Ella Boucht was asleep when the texts, DMs, and emails started pouring in on Sunday night. She had been at a party in her native Helsinki when Rihanna stepped out in Paris, nearly 1,500 miles away, wearing an oversized peach-colored puffer coat of Boucht’s design — and launching a thousand memes in the process.

“Already have my own meme,” the 23-year-old designer captioned an Instagram the next day. It might have gone unremarked — Rihanna never wears the same thing twice — except that the coat is impossible to ignore. It’s not just oversized: It’s of a scale that can’t possibly be intended for the human form. It envelops the singer, draping from her shoulders and swallowing her arms in its pillowy depths. It’s bold in tone, too, comprising white silk viscose, a velvet-like material, patterned with a floral devoré; it gets its soft salmon tone from a filling of neon orange-dyed batting. It's the only one in the world, and it comes from Boucht’s graduate collection, entitled “Claiming Space,” which experiments with scaling up contemporary sportswear to often-dramatic effect. (Boucht, a former intern at Marques’Almeida, cited Maison Margiela’s Spring 2000 show as one of her primary sources of inspiration.)

Rihanna’s Spring 2017 collection for Puma x Fenty, which she showed in Paris last Thursday, was all about excess: She pulled inspiration from Marie Antoinette, the French queen whose ostentatious displays of her decadent lifestyle helped precipitate the French Revolution. Her models walked the runway in ruffled, laced-up, and bustled fur-and-silk designs that recalled Puma’s sportswear DNA, while in no way actually permitting the wearer to submit to any kind of exercise. It exaggerated, and subverted, athleisure — I called it athluxury, and I’m sticking by it — just as Boucht’s collection exaggerates what she called “archetypical garments.” Like puffer coats.

Boucht’s early entry into fashion came with a stint in community theater as a child, where she became fascinated by the company’s costume designer. She began making her own clothes around age 15, entering the Swedish School of Textiles in Borås, Sweden, after high school. Like many of her Finnish contemporaries, Boucht's designs are playful, daring experiments in texture, proportion, and silhouette. "Fashion is more about humor," she explained. She completed her BFA in June, and has since shown her collection alongside her graduating class at London and Stockholm’s respective fashion weeks.

It was the Stockholm Fashion Week show that brought the young designer to the attention of Jahleel Weaver, one of the creative directors at Rihanna’s Fenty Corp and former styling assistant of the singer’s longtime stylist Mel Ottenberg.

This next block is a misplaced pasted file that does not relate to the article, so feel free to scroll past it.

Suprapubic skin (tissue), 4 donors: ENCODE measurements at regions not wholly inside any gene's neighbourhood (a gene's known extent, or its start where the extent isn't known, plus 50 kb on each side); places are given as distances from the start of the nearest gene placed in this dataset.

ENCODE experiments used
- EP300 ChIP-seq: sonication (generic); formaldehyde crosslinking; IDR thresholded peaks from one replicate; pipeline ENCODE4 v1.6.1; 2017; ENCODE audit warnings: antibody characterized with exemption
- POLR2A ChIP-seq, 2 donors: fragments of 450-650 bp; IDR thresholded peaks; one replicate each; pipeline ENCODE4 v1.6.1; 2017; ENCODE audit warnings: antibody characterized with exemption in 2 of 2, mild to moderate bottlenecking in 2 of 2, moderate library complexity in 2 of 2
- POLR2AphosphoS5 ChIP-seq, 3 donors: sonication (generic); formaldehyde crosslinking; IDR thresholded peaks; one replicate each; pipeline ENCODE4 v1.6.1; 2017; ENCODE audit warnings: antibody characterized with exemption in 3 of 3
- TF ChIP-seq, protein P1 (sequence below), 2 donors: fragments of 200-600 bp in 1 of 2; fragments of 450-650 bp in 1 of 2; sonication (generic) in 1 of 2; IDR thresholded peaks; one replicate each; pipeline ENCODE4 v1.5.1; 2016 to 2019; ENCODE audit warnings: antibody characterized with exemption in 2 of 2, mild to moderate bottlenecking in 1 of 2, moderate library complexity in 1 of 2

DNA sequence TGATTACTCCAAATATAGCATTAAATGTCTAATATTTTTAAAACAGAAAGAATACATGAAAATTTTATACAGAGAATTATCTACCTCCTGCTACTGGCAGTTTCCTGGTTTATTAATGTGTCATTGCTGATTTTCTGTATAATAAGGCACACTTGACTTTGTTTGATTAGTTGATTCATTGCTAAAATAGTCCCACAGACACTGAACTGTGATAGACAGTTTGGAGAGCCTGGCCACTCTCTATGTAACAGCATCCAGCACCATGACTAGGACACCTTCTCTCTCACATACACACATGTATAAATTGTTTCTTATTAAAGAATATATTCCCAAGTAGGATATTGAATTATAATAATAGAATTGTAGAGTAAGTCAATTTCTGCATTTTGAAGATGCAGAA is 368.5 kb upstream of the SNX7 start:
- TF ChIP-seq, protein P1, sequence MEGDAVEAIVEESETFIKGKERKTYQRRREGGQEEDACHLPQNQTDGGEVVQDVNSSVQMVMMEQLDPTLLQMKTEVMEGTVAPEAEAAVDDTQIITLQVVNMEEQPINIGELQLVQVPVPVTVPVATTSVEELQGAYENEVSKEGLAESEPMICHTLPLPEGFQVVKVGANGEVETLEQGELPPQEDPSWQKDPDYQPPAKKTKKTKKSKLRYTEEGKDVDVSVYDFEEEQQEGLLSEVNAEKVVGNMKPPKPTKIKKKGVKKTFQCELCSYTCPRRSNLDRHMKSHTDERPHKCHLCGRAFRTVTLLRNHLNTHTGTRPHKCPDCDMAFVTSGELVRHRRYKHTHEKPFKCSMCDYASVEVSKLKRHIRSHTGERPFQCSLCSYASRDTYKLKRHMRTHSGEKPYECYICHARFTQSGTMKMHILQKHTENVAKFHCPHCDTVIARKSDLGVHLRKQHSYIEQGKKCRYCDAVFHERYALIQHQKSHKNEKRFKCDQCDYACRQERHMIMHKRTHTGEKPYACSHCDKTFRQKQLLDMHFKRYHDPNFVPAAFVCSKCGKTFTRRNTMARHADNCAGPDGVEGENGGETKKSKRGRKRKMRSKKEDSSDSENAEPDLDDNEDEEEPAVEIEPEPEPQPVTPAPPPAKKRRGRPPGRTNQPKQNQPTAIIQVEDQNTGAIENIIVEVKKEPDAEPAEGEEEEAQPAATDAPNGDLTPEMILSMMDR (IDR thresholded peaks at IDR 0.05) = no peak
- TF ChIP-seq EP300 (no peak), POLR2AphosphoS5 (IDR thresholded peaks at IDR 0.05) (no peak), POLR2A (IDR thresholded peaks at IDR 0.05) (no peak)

“It looked like cotton candy,” Weaver recalled thinking when he stumbled upon Boucht’s collection online. In addition to his duties at Fenty Corp, which develops Rihanna’s various fashion collaborations including Puma x Fenty, Dior, and Manolo Blahnik, Weaver still styles her from time to time — he was also responsible for her look at the Dior Spring 2017 show and for sourcing the midnight-blue velvet Isa Arfen jacket she wore with an Altuzarra skirt in Paris early last week.

Yet for all the established designers with whom Rihanna often allies herself, she and her team have also become staunch champions of up-and-coming designers; she frequently wears Matthew Adams Dolan denim, and a sparkly jumpsuit she wore for Calvin Harris’s “This Is What You Came For” video catapulted its designer, recent Pratt graduate Isabel Hall, to instant notoriety.

“There’s nothing fresher and more current than what’s going on with today’s youth,” Weaver said. “There’s a rush for the hunt of finding something and then actually getting it, and I just love what the students have to offer.”

Rihanna paired Boucht’s puffer coat with a Dior bag, pink lace shorts of her own design, and a t-shirt reading “You Fuck’n Asshole” pulled from Vetements’ Fall 2016 collection. There’s something of Demna Gvasalia in Boucht’s own aesthetic; both pull at the edges of conventional silhouettes in order to offer a meta-commentary on their original models. For Gvasalia’s Vetements, it’s a kind of capitalist critique, while there’s something of a feminist streak in Boucht’s design philosophy. As we spoke, she noted the slow increase in the number of women entering design and the diversity of models cast in shows. I posited that her idea of “claiming space” could equally apply to these political observations — women and models of varying ethnicities and body types claiming space in the industry — as it does to the actual physics of her collection.

“Exactly,” she agreed. Her feminist ethos also aligns her well with Rihanna — “She’s this super businesswoman,” Boucht said. As for Boucht’s own prospects, she doesn’t plan to strike out on her own just yet: When we spoke, she was about to return to Sweden for job interviews.

“I’m still interested in developing my own vision before I start making my own brand,” the young Finnish designer explained.

But, like she wrote on Instagram, she’s 23, fresh out of design school, and she’s already got her own meme.

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